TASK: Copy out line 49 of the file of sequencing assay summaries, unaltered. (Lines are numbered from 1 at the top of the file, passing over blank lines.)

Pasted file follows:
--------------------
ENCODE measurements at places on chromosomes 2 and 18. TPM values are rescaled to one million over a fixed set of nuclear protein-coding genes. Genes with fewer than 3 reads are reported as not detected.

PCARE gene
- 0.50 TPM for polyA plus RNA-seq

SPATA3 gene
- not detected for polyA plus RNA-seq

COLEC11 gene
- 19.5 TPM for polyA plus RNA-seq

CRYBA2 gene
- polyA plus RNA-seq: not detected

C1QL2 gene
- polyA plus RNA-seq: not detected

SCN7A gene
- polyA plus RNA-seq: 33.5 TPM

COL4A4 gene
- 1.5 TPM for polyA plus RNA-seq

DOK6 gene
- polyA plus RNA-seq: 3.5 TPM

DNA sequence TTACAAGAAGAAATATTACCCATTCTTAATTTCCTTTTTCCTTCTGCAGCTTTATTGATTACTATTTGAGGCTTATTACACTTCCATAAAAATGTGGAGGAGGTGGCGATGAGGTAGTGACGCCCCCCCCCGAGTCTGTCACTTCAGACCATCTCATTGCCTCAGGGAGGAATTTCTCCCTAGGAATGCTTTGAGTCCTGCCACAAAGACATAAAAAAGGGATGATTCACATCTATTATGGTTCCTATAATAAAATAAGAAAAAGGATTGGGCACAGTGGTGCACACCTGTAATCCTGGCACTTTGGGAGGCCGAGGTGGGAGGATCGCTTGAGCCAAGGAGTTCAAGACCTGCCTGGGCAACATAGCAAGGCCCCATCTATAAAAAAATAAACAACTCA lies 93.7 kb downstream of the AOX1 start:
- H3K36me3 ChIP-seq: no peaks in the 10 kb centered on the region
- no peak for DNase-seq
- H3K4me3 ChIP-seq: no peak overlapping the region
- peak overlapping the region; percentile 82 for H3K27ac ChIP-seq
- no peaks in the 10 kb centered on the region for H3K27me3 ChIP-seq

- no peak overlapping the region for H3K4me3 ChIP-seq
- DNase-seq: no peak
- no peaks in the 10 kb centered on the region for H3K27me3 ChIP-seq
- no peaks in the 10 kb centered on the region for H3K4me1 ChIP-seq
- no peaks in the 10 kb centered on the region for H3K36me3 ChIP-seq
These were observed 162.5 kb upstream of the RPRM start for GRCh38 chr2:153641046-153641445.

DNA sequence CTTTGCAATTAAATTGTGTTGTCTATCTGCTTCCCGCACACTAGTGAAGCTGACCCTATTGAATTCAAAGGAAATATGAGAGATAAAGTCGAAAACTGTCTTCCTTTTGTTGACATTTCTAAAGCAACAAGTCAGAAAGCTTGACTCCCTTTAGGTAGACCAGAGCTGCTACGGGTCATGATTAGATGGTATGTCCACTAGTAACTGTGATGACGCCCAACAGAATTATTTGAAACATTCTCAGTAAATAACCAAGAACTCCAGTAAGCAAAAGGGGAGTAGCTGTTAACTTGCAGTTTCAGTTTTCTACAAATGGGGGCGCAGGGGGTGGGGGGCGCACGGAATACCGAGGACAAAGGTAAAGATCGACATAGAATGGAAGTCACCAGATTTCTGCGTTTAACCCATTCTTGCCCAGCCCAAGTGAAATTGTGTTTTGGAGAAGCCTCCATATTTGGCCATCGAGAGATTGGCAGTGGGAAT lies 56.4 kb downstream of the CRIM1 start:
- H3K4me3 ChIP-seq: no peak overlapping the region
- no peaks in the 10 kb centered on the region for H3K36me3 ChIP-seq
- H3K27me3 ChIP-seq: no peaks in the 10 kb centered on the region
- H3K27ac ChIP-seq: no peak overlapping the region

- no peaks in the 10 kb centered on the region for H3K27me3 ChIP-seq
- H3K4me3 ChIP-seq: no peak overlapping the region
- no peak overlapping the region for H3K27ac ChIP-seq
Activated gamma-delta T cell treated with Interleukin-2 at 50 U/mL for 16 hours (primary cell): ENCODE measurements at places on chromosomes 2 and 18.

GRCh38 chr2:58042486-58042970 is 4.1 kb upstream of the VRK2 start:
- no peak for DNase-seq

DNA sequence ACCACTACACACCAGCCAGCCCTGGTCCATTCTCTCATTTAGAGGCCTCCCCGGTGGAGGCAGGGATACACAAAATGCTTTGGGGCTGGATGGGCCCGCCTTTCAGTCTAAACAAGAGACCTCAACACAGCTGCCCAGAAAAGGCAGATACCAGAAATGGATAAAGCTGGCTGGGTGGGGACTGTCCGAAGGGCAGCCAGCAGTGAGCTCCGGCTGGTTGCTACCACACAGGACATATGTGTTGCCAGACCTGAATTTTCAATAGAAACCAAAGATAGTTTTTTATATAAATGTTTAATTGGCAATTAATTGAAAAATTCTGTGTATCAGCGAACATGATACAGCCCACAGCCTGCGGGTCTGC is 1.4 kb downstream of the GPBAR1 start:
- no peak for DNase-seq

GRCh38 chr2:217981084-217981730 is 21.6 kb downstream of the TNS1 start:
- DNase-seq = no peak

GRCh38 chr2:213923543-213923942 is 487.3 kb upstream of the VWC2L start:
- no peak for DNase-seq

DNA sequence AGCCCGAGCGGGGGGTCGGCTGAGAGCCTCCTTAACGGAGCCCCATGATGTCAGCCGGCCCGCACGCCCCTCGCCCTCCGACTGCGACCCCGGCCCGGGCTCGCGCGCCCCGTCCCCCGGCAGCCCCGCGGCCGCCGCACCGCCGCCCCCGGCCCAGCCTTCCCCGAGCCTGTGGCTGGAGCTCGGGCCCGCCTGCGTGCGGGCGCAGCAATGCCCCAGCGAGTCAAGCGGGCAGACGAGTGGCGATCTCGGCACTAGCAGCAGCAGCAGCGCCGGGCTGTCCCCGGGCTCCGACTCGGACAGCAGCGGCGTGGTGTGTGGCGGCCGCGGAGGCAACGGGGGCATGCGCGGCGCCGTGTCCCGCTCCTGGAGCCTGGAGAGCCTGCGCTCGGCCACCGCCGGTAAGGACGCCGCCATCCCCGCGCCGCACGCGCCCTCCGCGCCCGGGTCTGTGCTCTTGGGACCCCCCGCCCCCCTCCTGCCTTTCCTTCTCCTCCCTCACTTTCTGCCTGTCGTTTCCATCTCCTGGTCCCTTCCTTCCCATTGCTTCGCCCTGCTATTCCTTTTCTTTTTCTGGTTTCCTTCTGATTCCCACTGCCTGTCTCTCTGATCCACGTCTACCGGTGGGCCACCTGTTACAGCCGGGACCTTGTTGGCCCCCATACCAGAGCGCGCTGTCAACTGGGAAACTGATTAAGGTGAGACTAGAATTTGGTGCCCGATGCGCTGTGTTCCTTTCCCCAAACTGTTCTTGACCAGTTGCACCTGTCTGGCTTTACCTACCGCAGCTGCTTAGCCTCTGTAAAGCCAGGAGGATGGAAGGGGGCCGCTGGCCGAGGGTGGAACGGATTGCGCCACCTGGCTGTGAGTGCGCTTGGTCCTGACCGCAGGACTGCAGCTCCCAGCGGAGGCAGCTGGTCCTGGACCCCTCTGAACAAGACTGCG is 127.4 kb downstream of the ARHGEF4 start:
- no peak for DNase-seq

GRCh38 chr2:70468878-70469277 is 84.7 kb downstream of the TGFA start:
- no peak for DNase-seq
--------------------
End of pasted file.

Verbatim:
GRCh38 chr2:70468878-70469277 is 84.7 kb downstream of the TGFA start: